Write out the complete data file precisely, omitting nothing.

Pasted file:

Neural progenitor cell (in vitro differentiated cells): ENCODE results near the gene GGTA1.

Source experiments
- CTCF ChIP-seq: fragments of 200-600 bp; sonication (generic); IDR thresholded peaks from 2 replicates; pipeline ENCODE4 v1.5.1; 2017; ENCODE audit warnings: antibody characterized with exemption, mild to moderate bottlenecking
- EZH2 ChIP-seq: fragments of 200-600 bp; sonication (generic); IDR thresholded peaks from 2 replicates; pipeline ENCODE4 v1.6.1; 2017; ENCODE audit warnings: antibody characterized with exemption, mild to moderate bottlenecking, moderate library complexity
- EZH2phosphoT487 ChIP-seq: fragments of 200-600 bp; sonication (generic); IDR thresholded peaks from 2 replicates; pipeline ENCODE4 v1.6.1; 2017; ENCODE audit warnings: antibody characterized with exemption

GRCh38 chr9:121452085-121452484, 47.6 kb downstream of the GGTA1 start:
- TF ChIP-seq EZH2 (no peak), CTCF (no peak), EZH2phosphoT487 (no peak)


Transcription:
Neural progenitor cell (in vitro differentiated cells): ENCODE results near the gene GGTA1.

Source experiments
- CTCF ChIP-seq: fragments of 200-600 bp; sonication (generic); IDR thresholded peaks from 2 replicates; pipeline ENCODE4 v1.5.1; 2017; ENCODE audit warnings: antibody characterized with exemption, mild to moderate bottlenecking
- EZH2 ChIP-seq: fragments of 200-600 bp; sonication (generic); IDR thresholded peaks from 2 replicates; pipeline ENCODE4 v1.6.1; 2017; ENCODE audit warnings: antibody characterized with exemption, mild to moderate bottlenecking, moderate library complexity
- EZH2phosphoT487 ChIP-seq: fragments of 200-600 bp; sonication (generic); IDR thresholded peaks from 2 replicates; pipeline ENCODE4 v1.6.1; 2017; ENCODE audit warnings: antibody characterized with exemption

GRCh38 chr9:121452085-121452484, 47.6 kb downstream of the GGTA1 start:
- TF ChIP-seq EZH2 (no peak), CTCF (no peak), EZH2phosphoT487 (no peak)